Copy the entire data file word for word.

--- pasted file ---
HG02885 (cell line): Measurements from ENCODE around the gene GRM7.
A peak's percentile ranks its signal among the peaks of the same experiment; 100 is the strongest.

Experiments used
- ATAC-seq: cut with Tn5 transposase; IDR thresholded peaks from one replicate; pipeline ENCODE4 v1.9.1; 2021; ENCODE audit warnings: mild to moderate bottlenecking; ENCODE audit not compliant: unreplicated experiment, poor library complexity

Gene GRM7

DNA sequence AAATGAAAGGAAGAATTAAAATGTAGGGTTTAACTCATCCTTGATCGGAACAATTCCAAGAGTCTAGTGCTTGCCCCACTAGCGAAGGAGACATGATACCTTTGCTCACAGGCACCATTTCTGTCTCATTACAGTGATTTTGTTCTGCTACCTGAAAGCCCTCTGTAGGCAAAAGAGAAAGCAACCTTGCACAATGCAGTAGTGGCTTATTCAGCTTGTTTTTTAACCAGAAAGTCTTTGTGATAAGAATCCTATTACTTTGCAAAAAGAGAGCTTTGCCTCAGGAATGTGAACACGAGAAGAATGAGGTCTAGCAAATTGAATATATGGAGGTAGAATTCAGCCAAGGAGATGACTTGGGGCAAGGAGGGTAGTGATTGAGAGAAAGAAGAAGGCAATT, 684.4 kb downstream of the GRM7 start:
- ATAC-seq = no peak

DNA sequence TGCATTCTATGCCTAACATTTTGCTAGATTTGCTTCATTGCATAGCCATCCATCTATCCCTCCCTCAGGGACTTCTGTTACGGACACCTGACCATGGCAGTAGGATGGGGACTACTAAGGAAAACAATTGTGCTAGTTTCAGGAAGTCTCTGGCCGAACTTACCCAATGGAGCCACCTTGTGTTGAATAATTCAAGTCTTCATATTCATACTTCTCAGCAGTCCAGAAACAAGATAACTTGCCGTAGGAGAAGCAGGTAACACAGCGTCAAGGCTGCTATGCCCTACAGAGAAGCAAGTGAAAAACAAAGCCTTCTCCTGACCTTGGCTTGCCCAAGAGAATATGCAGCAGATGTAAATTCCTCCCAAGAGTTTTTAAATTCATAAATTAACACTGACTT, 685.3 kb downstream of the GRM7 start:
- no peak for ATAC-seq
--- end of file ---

HG02885 (cell line): Measurements from ENCODE around the gene GRM7.
A peak's percentile ranks its signal among the peaks of the same experiment; 100 is the strongest.

Experiments used
- ATAC-seq: cut with Tn5 transposase; IDR thresholded peaks from one replicate; pipeline ENCODE4 v1.9.1; 2021; ENCODE audit warnings: mild to moderate bottlenecking; ENCODE audit not compliant: unreplicated experiment, poor library complexity

Gene GRM7

DNA sequence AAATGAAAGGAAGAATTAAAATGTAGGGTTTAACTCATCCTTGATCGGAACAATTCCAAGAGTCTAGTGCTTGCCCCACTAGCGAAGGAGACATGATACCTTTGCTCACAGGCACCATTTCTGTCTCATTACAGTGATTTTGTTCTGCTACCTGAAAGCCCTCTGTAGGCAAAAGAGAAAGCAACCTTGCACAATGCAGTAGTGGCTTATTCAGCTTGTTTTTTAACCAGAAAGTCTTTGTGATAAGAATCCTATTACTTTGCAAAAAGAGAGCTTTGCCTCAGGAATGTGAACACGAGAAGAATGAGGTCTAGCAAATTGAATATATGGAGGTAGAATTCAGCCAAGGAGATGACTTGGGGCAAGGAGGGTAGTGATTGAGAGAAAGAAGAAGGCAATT, 684.4 kb downstream of the GRM7 start:
- ATAC-seq = no peak

DNA sequence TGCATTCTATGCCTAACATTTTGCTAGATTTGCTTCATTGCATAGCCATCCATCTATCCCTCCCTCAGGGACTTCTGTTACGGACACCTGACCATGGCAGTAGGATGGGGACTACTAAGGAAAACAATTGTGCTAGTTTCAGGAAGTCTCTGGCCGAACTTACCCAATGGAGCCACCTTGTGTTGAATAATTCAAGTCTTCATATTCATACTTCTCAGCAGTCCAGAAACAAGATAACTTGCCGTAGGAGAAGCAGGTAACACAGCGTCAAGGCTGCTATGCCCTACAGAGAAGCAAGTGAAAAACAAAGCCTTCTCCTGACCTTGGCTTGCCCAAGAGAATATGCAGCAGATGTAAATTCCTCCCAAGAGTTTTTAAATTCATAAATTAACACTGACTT, 685.3 kb downstream of the GRM7 start:
- no peak for ATAC-seq